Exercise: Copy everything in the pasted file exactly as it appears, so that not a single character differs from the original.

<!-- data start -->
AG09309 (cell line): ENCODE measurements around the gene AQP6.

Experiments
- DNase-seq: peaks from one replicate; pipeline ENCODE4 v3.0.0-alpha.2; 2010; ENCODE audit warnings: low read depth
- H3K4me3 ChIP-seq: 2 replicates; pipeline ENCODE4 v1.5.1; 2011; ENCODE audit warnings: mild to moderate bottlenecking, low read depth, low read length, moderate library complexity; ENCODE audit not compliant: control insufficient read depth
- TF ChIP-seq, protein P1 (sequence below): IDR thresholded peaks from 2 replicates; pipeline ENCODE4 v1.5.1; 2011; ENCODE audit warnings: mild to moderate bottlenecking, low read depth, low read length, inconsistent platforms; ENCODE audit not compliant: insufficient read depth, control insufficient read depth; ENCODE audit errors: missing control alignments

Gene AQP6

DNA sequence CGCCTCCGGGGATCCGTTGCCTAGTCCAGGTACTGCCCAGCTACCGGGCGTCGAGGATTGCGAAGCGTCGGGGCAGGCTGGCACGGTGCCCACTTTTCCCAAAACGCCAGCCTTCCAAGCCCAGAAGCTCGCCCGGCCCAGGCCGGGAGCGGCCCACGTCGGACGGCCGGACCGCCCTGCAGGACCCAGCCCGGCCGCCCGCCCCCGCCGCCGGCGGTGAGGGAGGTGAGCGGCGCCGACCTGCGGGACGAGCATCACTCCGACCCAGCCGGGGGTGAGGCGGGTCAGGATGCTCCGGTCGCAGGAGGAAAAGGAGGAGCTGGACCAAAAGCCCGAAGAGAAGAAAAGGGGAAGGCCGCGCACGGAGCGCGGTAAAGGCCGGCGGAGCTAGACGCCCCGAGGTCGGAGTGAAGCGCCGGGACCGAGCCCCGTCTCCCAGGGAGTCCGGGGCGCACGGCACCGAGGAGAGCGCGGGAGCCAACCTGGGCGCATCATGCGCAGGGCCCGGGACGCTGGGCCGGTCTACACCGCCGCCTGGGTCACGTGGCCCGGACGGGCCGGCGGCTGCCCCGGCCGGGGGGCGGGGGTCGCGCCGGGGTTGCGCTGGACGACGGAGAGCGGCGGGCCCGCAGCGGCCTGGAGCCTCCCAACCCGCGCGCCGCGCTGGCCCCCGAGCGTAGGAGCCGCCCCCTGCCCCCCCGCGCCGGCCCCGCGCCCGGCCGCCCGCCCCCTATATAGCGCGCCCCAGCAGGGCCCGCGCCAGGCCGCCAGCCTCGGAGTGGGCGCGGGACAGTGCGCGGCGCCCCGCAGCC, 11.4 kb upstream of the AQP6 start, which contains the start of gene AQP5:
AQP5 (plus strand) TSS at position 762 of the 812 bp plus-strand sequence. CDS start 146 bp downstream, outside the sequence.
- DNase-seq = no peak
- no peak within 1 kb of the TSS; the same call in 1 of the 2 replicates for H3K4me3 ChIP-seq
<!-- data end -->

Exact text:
AG09309 (cell line): ENCODE measurements around the gene AQP6.

Experiments
- DNase-seq: peaks from one replicate; pipeline ENCODE4 v3.0.0-alpha.2; 2010; ENCODE audit warnings: low read depth
- H3K4me3 ChIP-seq: 2 replicates; pipeline ENCODE4 v1.5.1; 2011; ENCODE audit warnings: mild to moderate bottlenecking, low read depth, low read length, moderate library complexity; ENCODE audit not compliant: control insufficient read depth
- TF ChIP-seq, protein P1 (sequence below): IDR thresholded peaks from 2 replicates; pipeline ENCODE4 v1.5.1; 2011; ENCODE audit warnings: mild to moderate bottlenecking, low read depth, low read length, inconsistent platforms; ENCODE audit not compliant: insufficient read depth, control insufficient read depth; ENCODE audit errors: missing control alignments

Gene AQP6

DNA sequence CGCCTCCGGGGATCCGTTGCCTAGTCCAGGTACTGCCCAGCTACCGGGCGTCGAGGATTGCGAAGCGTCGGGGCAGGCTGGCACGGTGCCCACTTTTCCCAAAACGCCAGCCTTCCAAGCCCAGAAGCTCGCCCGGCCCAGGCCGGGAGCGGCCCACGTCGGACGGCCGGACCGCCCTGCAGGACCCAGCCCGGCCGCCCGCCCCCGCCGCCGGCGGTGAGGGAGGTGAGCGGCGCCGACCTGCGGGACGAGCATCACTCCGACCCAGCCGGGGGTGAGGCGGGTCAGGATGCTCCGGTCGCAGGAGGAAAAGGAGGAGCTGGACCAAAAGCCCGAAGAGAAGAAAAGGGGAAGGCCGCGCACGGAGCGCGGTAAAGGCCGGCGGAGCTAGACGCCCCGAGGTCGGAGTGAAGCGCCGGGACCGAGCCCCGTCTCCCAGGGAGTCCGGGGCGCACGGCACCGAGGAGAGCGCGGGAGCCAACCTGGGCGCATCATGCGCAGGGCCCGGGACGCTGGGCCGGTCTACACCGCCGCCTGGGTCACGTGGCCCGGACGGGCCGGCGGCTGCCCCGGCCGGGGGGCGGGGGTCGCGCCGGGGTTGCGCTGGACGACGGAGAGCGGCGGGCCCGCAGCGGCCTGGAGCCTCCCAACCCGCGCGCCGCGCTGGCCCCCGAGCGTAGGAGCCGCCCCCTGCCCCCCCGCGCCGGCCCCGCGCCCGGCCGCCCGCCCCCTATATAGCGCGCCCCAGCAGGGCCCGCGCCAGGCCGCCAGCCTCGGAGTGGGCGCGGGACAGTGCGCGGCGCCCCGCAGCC, 11.4 kb upstream of the AQP6 start, which contains the start of gene AQP5:
AQP5 (plus strand) TSS at position 762 of the 812 bp plus-strand sequence. CDS start 146 bp downstream, outside the sequence.
- DNase-seq = no peak
- no peak within 1 kb of the TSS; the same call in 1 of the 2 replicates for H3K4me3 ChIP-seq